Consent education teaches people how to set clear boundaries, stop sexual encounters when they choose to and prevent themselves from harming others. Having consensual sex is an agreement between two or more participants. This should be clearly communicated with an affirmative expression of consent.
Developing this practice is a complex process hindered by poor sex education in schools, hesitant parents ill-equipped to educate and the enduring taboo attached to discussing sex openly.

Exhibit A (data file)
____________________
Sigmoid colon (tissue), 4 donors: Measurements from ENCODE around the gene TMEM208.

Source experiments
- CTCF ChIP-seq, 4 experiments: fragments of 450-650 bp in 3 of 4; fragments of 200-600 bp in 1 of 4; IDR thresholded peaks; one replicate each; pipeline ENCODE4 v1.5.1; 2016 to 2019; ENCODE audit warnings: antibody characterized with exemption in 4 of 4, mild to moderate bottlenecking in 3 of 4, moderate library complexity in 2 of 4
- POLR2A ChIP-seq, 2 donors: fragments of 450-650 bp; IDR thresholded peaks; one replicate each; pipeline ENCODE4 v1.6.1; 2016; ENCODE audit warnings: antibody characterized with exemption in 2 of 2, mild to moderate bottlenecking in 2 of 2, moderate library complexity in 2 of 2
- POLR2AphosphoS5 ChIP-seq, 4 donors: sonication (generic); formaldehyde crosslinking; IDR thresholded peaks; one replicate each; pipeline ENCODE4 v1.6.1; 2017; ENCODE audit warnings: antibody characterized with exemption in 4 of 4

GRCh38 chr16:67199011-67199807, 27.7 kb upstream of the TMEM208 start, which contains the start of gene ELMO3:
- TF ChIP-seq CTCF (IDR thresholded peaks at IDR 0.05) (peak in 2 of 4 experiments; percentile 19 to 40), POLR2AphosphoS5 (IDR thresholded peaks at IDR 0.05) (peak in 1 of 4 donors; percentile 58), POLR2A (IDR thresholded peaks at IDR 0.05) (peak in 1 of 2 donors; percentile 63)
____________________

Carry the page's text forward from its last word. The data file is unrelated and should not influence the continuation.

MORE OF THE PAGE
Disabled people, of which there are about 1 billion globally, face additional barriers to developing healthy consent practices. Barriers to well-informed consent add to higher rates of sexual assault and domestic violence among disabled people. Disabled women are at greater risk of experiencing rape than nondisabled women, with an estimated 39 percent of female rape victims being disabled, according to a 2018 study by the Centers for Disease Control and Prevention (CDC).